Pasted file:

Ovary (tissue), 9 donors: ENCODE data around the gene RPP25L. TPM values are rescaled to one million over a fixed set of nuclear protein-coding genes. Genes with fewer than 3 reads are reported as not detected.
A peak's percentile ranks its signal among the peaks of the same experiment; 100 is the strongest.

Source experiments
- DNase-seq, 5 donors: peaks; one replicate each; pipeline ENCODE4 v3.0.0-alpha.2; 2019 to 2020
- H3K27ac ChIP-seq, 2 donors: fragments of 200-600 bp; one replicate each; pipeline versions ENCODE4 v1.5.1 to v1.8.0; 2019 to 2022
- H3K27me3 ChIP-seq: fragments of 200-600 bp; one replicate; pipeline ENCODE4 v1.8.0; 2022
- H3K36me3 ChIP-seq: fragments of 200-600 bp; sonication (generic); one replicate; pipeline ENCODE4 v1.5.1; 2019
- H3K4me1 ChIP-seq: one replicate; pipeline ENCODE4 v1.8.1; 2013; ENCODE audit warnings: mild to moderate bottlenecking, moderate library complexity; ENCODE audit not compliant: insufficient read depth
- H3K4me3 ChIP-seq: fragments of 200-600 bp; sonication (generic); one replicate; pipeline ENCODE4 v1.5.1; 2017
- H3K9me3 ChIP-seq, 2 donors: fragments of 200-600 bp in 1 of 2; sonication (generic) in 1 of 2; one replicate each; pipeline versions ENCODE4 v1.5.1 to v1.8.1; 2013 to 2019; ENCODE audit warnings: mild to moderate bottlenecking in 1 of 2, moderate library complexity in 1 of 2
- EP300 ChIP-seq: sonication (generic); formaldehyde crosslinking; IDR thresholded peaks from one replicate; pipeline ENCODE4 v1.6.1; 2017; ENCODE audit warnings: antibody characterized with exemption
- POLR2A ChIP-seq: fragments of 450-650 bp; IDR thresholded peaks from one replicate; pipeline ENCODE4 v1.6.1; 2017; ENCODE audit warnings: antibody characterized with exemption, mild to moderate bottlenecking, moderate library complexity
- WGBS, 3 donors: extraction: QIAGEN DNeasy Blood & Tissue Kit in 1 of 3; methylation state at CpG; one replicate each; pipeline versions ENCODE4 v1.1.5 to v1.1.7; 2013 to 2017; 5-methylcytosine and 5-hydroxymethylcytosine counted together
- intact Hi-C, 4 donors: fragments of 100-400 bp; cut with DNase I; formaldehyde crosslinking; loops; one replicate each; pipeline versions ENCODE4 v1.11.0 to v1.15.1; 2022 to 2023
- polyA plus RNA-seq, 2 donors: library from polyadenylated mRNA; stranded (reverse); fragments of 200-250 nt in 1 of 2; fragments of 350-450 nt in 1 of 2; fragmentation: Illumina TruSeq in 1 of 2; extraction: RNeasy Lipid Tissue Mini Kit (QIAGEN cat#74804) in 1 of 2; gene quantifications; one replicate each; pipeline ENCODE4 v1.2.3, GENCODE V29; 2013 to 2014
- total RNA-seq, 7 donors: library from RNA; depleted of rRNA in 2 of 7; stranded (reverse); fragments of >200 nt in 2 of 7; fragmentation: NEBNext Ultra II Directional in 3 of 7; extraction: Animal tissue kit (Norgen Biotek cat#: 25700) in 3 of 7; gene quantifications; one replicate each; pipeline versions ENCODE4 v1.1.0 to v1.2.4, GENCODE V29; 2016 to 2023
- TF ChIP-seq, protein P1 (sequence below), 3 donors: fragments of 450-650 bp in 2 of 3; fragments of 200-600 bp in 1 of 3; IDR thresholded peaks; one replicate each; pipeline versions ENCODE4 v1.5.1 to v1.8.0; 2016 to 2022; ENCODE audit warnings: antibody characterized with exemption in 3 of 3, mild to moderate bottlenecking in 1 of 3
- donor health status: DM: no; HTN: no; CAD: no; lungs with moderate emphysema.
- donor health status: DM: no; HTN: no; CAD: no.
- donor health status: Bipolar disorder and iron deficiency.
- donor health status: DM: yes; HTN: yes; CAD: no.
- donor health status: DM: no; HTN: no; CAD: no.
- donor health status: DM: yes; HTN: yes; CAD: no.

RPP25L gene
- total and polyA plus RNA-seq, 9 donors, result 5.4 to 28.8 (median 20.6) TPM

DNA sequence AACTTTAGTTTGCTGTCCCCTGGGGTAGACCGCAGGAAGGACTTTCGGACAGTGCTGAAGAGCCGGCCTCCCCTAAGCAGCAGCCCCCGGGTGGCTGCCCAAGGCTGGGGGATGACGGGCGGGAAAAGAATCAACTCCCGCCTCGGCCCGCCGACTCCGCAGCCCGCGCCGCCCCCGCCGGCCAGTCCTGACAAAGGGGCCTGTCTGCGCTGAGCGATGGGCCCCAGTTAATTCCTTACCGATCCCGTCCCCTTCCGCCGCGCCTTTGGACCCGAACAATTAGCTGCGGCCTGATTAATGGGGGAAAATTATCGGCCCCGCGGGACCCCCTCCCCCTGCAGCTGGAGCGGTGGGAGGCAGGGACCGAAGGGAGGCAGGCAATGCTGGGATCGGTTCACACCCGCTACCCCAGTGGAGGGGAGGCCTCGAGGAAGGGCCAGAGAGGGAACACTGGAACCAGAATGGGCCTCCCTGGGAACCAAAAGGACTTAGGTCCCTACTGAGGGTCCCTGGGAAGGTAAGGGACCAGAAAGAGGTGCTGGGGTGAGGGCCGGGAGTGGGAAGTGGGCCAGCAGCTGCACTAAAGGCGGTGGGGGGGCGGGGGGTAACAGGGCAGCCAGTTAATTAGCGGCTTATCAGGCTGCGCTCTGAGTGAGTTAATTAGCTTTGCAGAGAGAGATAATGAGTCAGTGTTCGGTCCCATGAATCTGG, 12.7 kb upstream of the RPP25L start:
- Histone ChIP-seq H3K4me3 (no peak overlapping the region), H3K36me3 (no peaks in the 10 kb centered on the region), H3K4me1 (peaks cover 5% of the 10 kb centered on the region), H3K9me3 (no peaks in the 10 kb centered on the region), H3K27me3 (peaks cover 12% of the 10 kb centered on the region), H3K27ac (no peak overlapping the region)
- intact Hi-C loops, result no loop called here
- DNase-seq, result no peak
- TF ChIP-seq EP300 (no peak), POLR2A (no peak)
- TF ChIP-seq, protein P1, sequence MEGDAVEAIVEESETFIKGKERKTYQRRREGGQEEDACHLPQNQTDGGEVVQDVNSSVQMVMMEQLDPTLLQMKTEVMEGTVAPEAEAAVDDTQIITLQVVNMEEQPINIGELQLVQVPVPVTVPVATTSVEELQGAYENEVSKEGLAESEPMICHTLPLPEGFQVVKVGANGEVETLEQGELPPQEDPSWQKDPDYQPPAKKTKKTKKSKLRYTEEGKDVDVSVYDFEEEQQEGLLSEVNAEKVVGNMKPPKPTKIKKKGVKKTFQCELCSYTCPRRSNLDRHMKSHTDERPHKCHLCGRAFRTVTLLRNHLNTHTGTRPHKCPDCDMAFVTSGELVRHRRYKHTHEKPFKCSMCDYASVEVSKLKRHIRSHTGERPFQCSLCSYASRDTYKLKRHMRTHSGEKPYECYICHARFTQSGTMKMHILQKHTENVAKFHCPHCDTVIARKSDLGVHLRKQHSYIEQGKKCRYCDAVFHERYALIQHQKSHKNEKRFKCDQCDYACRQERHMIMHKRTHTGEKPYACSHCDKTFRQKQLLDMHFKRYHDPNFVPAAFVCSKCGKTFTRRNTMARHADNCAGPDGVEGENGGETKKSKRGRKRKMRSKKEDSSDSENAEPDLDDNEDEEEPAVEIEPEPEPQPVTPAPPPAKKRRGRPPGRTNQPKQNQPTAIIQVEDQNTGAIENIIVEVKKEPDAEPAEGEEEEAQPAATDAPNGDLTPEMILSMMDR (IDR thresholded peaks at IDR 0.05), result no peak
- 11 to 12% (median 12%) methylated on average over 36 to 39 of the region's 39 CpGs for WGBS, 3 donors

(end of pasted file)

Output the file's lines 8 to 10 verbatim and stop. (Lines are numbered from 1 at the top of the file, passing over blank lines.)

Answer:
- H3K4me1 ChIP-seq: one replicate; pipeline ENCODE4 v1.8.1; 2013; ENCODE audit warnings: mild to moderate bottlenecking, moderate library complexity; ENCODE audit not compliant: insufficient read depth
- H3K4me3 ChIP-seq: fragments of 200-600 bp; sonication (generic); one replicate; pipeline ENCODE4 v1.5.1; 2017
- H3K9me3 ChIP-seq, 2 donors: fragments of 200-600 bp in 1 of 2; sonication (generic) in 1 of 2; one replicate each; pipeline versions ENCODE4 v1.5.1 to v1.8.1; 2013 to 2019; ENCODE audit warnings: mild to moderate bottlenecking in 1 of 2, moderate library complexity in 1 of 2